The Swedish golfer went on Instagram to reveal the news and to also regret the “Superman” comment he made at the conclusion to last week’s Turkish Airlines Open in Antalya.
Stenson last Sunday suggested his rib injury some 11 days earlier resulted from an event ahead of the WGC-HSBC Champions event when he, world number one Dustin Johnson and leading China golfer Haotong Li were suspended in the air.
Stenson went onto to finish joint runner-up in Shanghai but the injury clearly affected his showing in Turkey and he finished well down the field after undergoing daily treatment on the injury.
After the event, he said: “I am not Superman given certain people thought I was Superman.”
He left Turkey indicating he was returning home for an MRI on the injury but would more than likely miss both this week’s Nedbank Challenge and also the final event in Dubai.
“I’m disappointed to have to pre-emptively withdraw from the Nedbank Golf Challenge Hosted by Gary Player, as I was looking forward to this important year-end event on the European Tour,” said Stenson.
“At this point I am back home in Orlando waiting to do a scan on my ribs and get the necessary rest. I am still hoping for a quick recovery and have not ruled out playing in Dubai next week at this point.
“My comment about not being Superman was a sarcastic way of saying that I am susceptible to injury like any other athlete and sometimes these things happen when you least expect them.”
He added: “The plan as of now will be to participate in the DP World Championship if my body is back to 100 percent.”
Sweden’s top-ranked Henrik Stenson will miss the remainder of the European Tour season with a freak “Superman” injury.
Stenson suffered a bruised rib in a promotion on the eve of the WGC-HSBC Champions in Shanghai last month before bravely finishing joint runner-up behind England’s Justin Rose.
The Swede, however, aggravated the injury during this week’s Turkish Airlines Open won again by Rose and this was reflected in shooting a disappointing four-under par tally on the Regnun Carya course in Antalya.
The problem has ruled Stenson out of the season closing Nedbank Challenge in South Africa and the DP World Tour Championship in Dubai.
Last month in Shanghai, Stenson had joined World No. 1 Dustin Johnson and China No. 1 Li Haotung in a promotion event, ‘hovering’ above Japan’s Hideki Matsuyama who was guarding the trophy he won a year ago.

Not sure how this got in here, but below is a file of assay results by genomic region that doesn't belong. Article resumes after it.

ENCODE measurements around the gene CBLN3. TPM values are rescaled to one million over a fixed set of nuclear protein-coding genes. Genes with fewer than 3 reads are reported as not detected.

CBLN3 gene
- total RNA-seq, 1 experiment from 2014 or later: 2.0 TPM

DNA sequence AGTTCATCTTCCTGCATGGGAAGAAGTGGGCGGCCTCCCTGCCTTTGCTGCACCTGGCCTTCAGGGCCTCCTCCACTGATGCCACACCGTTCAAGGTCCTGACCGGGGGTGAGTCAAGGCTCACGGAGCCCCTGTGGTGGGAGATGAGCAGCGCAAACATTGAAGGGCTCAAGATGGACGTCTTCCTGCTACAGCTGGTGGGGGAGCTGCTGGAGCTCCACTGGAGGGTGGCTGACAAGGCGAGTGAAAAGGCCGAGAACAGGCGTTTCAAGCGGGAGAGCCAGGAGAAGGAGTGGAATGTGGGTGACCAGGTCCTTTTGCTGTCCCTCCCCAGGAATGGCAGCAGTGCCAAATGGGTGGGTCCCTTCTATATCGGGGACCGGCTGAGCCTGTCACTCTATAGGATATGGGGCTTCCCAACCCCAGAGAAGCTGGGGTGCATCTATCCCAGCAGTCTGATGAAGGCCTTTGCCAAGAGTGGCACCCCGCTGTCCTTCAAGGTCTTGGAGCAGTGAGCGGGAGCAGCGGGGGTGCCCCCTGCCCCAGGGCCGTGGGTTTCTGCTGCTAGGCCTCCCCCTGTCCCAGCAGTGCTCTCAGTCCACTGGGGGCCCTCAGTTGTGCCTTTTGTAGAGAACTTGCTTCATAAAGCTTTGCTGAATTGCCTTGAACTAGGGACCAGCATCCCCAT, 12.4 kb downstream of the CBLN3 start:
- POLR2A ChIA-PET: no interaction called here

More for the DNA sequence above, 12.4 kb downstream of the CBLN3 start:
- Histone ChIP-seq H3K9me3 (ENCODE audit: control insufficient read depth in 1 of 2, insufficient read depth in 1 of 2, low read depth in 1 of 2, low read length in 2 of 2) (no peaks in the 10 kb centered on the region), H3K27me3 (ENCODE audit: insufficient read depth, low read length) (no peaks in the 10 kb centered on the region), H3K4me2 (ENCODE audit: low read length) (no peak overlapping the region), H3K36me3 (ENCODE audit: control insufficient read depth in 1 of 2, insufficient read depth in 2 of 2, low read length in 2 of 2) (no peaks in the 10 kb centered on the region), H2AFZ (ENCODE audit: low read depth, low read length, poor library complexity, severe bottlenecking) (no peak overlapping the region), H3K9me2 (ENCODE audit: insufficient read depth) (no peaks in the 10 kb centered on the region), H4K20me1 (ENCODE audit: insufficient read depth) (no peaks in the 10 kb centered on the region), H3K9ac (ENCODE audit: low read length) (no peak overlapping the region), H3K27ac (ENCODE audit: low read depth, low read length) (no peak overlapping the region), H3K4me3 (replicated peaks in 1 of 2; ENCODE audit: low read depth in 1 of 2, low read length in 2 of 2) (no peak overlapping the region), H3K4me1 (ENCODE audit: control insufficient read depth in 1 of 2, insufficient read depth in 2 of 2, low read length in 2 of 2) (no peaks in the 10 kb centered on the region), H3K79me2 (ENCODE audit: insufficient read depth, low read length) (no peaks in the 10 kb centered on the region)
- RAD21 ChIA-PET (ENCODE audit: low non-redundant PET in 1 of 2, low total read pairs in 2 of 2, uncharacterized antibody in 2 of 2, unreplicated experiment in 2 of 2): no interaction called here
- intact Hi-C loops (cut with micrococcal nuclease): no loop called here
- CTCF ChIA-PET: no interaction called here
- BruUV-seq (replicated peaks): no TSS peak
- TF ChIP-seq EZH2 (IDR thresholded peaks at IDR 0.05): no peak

“I am not Superman given certain people thought I was Superman so if you saw the promotion in Shanghai you know what I mean,” Stenson said.
“I have been feeling it when I swing so it has been rough this week and while I was not 100% last week, I guess the travel and the way things progressed it started getting worse rather than better.”
He is hoping now to return at the Hero World Challenge at the end of the month.
Only the best will do for the world’s top golfers – and you could say Mark Tupling has the hardest job on Earth.
Tupling is agronomy manager on Jumeirah Golf Estates and is tasked with ensuring that some 160 hectares of golfing goodness is fit for purpose all year round despite those unforgiving summer months.
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Q) With the DP World Tour Championship soon upon us, how far out do you start preparing for the tournament?
Mark Tupling: We start planning for next year the week of the previous event – so now we’re looking at 2018. All we can do now is get the green surfaces tournament-ready, but all the other work is just fine-tuning.
So now we’re looking at how we can make 2018’s tournament better.
That sounds intense. What are the key stages?
Firstly there’s a planning stage, where we review the tournament we’ve just done, then we can get into the spring time and I’m a facilitator for the department to make sure all the communication is being sent to the members about what we’ve got to do for the summer. We put all the right fertility products, plant protection, pesticides in place so when we do carry out our main work it’s smooth running.
How much water and manpower does it take?
We use about 10,000 cubic metres per 24 hours for the two golf courses. That irrigates not just the grass but the landscape, trees and shrubs like that. We have on the golf course 160 hectares of irrigated land. Top to bottom we have 73 staff to manage all that. Our busiest period for work is the summer when it’s the hottest and we have less working hours with the water restrictions that we have.
Just how hard is it to manage a golf course in the UAE?
The design dictates how intensive it is, not just the region. The other courses in the region are all intensively managed but especially Earth, we have 99 bunkers that are very steep-faced. To hand rake those bunkers we need eight to ten people on a daily basis, and then we’ve got all of the landscaped areas. So it’s a really intensive golf course that demands high maintenance.
What are the biggest problems that crop up?
Anything to do with irrigation! This year there have been city-wide restrictions in Dubai during July and August simply to do with residency levels. We’re using treated sewage effluent as our irrigation water and if there aren’t enough people living here to produce foul water, there isn’t enough irrigation water to going forward. That’s one issue we had this summer. Other than that if you have a pump station breakdown and don’t get water, you’re really on borrowed time.
What’s it like when it’s all over for another year?
It’s the week after that the staff goes into shock really – you’ve got the adrenaline of the tournament with the TV cameras on your course, and then you’re in on Monday morning again. You get the tournament blues for a bit!
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